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Here Comes Treble: A Composer Extraordinaire

...Francis Poulenc was referred to by one critic as ‘part bad boy, part monk.’...

Writer and musician Isabel Bradley is enchanted by the music of the French composer, of whom it was said “his music is so individual, it’s difficult to imagine what anyone could have taught him.”

To read more of Isabel's enchanting columns please click on http://www.openwriting.com/archives/here_comes_treble/

Recently, as part of a programme of French flute music, I performed the Flute Sonata by Francis Poulenc. While doing research for my introduction, I came to know a most unusual man.

Poulenc was born in 1899. His mother was a Parisian, sophisticated, educated and independent, an amateur musician who made music an essential part of her family’s life. She was her son’s first music teacher. His father was a devout Roman Catholic from the Provinces, and very conservative. His mother died when Francis was fifteen, followed by his father three years later, towards the end of the First World War.

The vast differences in outlook between his parents created a distinct dichotomy in the composer’s personality. The young man was openly gay in a time when this was not accepted, yet he enjoyed relationships with women, and fathered a daughter. His sexual preferences created great personal conflict when he re-discovered Catholicism after the death of a good friend. Francis Poulenc was referred to by one critic as ‘part bad boy, part monk.’

Poulenc belonged to ‘Le Groupe des Six’, six composers whose styles and ideas were very varied. While they were friends who moved in the same social circles, their only similarity in composition was a determination to compose works as different from those of both Wagner and the Impressionists as possible.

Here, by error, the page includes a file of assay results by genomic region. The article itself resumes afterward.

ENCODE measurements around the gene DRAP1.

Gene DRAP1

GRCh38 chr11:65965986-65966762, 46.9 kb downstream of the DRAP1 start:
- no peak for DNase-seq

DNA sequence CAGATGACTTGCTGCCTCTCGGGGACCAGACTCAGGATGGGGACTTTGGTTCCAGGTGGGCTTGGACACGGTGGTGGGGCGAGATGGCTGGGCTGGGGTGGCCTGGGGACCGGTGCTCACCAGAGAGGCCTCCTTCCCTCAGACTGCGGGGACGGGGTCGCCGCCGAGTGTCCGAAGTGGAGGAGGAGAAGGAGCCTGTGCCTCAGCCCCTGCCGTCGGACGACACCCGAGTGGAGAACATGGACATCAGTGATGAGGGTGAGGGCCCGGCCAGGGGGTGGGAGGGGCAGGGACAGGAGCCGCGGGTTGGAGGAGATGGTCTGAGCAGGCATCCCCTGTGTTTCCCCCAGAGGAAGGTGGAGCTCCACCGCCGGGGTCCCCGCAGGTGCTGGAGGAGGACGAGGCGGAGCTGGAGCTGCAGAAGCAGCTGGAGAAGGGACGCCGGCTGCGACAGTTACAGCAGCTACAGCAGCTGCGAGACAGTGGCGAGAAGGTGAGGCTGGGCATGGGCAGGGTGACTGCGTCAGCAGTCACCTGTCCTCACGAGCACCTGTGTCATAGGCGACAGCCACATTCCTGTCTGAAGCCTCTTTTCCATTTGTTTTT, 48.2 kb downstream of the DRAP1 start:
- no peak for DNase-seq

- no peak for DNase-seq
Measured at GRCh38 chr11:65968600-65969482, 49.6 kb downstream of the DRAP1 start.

Though obviously of the early twentieth century, Poulenc’s music is extremely individual and immediately identifiable, being almost completely self-taught. An unidentified source said “his music is so individual, it’s difficult to imagine what anyone could have taught him.”

After all these discoveries, I understood and enjoyed the moods which he created in his Flute Sonata, a work written about three years before his death in 1963. Both his sense of humour and his later devotion to Catholicism are evident in the music.

The first movement is whimsical, the opening motif reappearing repeatedly in different keys between contrasting, lyrical themes. It flows jauntily from the light-hearted to the serious and back, never allowing the audience to relax or become comfortable with one idea.

The second movement, the Cantilena, is a melody of great beauty, which flows and soars from the flute, accompanied by golden chords in the piano. Of course, it wouldn’t be a Poulenc composition without a few bars of strange discords and unexpectedly loud patterns, as if his ‘bad boy’ side is mocking the ‘monk’ within. In this movement, Poulenc’s skill in writing for voice is apparent in a similar flair for writing for wind instruments.

In the third movement, the dichotomy in his personality comes to the fore. The first time I heard this work, the soloist was Sir James Galway in the days when Sir James was plain Mr. Galway and just starting his solo career. He performed without the aid of sheet music, allowing darting eyes to scan the audience as he played. The Poulenc Sonata was one of the jewels in his programme, and he introduced this final movement by saying in his lilting Irish accent, “It’s as though a Frenchman is between his wife and his mistress; first he turns to one, then he to the other… backwards and forwards, never quite sure who he’s speaking to, or how much trouble he’s in!”

Poulenc’s famous flute sonata is as humorous, quirky and delightful as the composer himself. If you can listen to Sir James Galway playing this work, you are indeed privileged.

Until next time, ‘here comes Treble!’

By Isabel Bradley © Copyright Reserved


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